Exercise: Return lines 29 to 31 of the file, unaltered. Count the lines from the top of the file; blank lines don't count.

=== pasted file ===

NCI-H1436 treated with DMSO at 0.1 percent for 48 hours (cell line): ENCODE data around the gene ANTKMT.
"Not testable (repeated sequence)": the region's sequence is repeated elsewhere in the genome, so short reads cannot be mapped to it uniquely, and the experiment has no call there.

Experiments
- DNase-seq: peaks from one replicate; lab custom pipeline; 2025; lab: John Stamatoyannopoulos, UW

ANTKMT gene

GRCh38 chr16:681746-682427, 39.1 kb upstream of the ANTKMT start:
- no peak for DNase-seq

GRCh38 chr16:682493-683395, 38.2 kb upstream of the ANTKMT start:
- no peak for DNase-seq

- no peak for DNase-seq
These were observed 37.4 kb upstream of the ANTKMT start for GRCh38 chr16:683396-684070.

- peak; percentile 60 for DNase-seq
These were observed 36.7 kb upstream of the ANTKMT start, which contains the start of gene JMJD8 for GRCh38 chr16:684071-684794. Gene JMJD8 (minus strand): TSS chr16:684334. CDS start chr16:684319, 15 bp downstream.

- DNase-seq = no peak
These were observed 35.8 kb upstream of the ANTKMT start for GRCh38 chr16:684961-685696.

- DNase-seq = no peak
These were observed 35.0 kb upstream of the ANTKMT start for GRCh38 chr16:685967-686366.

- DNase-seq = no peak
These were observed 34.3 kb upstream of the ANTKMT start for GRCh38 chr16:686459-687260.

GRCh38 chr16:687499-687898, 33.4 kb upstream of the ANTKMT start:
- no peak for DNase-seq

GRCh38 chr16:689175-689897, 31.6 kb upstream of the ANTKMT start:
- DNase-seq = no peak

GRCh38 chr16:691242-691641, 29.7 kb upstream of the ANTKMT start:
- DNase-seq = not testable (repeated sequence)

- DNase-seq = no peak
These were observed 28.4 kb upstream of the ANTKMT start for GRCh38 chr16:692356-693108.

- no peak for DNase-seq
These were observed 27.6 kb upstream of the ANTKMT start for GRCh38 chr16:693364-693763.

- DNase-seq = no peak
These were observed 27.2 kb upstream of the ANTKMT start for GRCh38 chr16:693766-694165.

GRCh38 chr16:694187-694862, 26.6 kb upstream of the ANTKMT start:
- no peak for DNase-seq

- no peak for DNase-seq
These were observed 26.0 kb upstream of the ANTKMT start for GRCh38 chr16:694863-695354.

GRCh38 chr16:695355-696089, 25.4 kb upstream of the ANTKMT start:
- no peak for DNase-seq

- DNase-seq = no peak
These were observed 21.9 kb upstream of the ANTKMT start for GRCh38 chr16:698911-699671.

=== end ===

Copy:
These were observed 27.6 kb upstream of the ANTKMT start for GRCh38 chr16:693364-693763.

- DNase-seq = no peak
These were observed 27.2 kb upstream of the ANTKMT start for GRCh38 chr16:693766-694165.